Administrators at Austin Peay State University in Tennessee are working to reassure students and the public after six rainbow-colored nooses were found hanging from a tree on campus Monday. According to school officials, the rainbow-colored nooses that caused an uproar on campus were nothing more than a student art project The nooses had been found, arranged in a rainbow, hanging from a tree near the campus’s fine-arts building and were part of an introductory class that teaches the creation of art using yarn, reports The Washington Post.
The rainbow-colored nooses caused several complaints on the university campus when they were spotted hanging from a tree near the Trahern fine arts building on Monday evening around 5 p.m. According to reports, campus officers removed the rainbow-colored nooses following the complaints “out of concern of hate symbolism and its potential impact to the campus.”
— Carolyn Cerbin (@carolyncerbin) April 19, 2016
The University President spoke out on the incident of the rainbow-colored nooses in a statement. Alisa White was careful to mention that the university supports freedom of expression but added that the situation regarding the rainbow-colored nooses could be used as a lesson in sensitivity, respect, and inclusion.
“While we support the freedom of expression on our campus, we also have to keep in mind that there are symbols that have very specific and negative meanings to everyone, especially if context is not provided. Therefore the artwork was inappropriate and had to be removed for the safety of our campus.”
“I am deeply sorry for the impact this has had on our campus community and we will learn from this and ensure something like this does not happen again.”
White went on to call the so-called “artistic” display of the six rainbow-colored nooses “hurtful” and “deeply disturbing,” saying that no matter the artistic intent behind the display, it had no place at Austin Peay State University, telling students, faculty, and staff that she was “saddened” by the rainbow-colored nooses, and that such displays “will not be tolerated.”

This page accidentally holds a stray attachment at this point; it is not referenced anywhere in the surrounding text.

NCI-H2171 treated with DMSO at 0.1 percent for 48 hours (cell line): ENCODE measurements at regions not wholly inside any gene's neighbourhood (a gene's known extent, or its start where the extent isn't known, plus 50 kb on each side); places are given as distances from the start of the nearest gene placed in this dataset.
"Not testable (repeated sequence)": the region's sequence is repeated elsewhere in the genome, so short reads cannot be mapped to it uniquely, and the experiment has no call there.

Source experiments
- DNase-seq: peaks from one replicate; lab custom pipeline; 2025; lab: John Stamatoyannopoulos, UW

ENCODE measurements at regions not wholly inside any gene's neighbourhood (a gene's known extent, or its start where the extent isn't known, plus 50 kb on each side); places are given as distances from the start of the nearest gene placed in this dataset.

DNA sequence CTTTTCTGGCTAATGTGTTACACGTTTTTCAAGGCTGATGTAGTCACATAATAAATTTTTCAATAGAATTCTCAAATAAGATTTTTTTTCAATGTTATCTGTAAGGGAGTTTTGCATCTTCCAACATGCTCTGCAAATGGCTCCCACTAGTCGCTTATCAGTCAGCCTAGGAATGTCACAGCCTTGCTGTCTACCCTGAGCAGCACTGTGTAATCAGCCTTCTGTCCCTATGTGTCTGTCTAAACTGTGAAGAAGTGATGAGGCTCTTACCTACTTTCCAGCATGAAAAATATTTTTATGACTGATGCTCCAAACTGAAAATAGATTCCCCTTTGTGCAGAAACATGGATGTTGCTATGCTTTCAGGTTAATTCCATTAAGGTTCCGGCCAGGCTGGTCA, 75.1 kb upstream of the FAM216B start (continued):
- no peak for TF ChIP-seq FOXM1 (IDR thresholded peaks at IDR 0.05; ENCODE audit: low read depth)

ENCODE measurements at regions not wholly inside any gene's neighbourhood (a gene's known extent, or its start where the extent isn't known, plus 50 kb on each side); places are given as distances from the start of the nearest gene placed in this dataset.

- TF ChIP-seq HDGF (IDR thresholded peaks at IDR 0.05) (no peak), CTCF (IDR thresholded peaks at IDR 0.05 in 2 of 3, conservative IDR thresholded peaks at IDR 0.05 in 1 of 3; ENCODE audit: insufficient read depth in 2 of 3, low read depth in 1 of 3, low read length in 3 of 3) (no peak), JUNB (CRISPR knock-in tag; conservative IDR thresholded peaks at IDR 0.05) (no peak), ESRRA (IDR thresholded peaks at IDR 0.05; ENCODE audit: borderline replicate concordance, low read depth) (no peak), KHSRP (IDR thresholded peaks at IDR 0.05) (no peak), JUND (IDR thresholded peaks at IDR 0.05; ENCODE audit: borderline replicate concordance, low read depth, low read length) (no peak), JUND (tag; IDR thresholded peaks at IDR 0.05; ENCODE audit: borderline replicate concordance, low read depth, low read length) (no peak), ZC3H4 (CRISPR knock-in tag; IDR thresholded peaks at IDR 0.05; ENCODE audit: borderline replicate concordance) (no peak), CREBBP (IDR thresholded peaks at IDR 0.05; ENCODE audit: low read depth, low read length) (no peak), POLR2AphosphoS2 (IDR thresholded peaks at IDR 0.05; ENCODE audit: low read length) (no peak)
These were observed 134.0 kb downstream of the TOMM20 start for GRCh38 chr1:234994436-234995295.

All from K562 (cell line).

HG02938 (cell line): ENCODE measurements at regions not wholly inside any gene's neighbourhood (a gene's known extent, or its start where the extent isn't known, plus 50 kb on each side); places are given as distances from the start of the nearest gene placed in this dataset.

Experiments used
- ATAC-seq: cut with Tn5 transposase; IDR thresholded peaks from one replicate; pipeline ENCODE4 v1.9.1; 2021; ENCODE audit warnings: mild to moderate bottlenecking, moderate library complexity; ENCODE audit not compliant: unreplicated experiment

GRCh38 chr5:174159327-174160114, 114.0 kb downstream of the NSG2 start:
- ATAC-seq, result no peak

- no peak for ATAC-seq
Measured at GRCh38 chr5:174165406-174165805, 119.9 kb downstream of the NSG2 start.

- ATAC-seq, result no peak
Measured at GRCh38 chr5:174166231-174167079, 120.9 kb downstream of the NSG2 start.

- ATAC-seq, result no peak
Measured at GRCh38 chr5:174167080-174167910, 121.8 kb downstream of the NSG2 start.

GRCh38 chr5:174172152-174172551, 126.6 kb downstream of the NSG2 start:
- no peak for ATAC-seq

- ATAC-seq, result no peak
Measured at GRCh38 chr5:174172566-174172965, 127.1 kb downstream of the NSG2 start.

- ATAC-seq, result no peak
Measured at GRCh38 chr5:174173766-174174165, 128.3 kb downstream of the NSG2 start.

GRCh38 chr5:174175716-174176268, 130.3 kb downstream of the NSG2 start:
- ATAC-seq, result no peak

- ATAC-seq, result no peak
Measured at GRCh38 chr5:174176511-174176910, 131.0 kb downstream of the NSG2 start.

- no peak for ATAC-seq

In response, some took to social media to defend the rainbow-colored nooses on display on campus, saying that it was never intended to be “malicious” or threatening but rather intended to bring attention to the high number of suicides in the LGBT community. One unnamed student said that the rainbow-colored noose display was a project for an into sculpture class, and it had been approved by the class’ professor.
According to university officials, the student hadn’t disclosed the plan to “make a statement about social issues,” adding that the professor hadn’t given approval for the “final display” of rainbow-colored nooses.
Also, the student artist failed to include an artist’s explanation regarding the rainbow nooses.
“The student was sincerely concerned about the perception of and reaction to the display and was apologetic for the issues it caused.”
This isn’t the first time in recent year a U.S. university has dealt with an incident regarding nooses. In 2014, two University of Mississippi students pleaded guilty to a federal civil rights crime after hanging a noose around the neck of a statue. The statue in question happened to be of James Meredith, U of M’s first black student.
Duke University faced a similar issue just last year when a noose was found hanging from a tree near the student Union. University officials investigated the incident, ultimately choosing not to expel the student responsible, saying that he showed “ignorance and bad judgement” instead.
Some African American Duke students felt that the culprit was treated with too much leniency.
While the rainb0w-colored nooses have been described as an art piece representing suicides in the LGBT community, members of the school’s NAACP chapter didn’t see the six nooses hanging from a tree branch at a southern university that way at all. They posted an Instagram pic calling out the nooses and presumably tying the display to southern racism.
Between 1877 and 1950, almost 4,000 people across a dozen southern states, including Tennessee were victims of racially-motivated lynchings.
Despite the outcry, at least one Facebook user thought that the rainbow-colored nooses represented what art is all about.
“As an actual lesbian, I’m going to say this: If the piece truly was about suicides in LGBT community, than (sic) it was a spectacular piece. It needs to have attention, not just small articles here and there. Suicides in the LGBT community is an epidemic.”
So, what do you think? Do you think that the rainbow-colored nooses crossed the line, or were they simply artistic expression?